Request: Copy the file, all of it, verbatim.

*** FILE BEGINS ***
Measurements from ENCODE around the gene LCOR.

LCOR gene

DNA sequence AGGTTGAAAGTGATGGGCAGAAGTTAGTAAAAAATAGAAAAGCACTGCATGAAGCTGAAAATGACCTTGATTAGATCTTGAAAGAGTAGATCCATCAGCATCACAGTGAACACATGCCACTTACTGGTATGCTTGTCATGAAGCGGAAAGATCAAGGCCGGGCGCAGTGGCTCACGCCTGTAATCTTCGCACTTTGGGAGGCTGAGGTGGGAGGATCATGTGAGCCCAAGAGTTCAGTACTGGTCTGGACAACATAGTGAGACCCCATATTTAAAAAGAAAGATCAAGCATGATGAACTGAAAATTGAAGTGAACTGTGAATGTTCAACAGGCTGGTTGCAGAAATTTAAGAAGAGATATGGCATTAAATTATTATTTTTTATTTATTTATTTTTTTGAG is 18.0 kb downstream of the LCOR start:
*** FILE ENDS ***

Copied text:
Measurements from ENCODE around the gene LCOR.

LCOR gene

DNA sequence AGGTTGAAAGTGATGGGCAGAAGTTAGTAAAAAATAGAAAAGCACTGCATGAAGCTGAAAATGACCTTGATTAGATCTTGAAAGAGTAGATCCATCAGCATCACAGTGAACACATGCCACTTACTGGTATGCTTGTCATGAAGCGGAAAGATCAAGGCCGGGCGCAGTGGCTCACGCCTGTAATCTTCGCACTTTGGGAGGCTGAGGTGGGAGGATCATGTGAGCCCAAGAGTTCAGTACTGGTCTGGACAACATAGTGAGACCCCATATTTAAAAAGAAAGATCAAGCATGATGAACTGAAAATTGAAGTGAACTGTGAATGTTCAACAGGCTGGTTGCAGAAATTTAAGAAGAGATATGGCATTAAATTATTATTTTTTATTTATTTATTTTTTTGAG is 18.0 kb downstream of the LCOR start: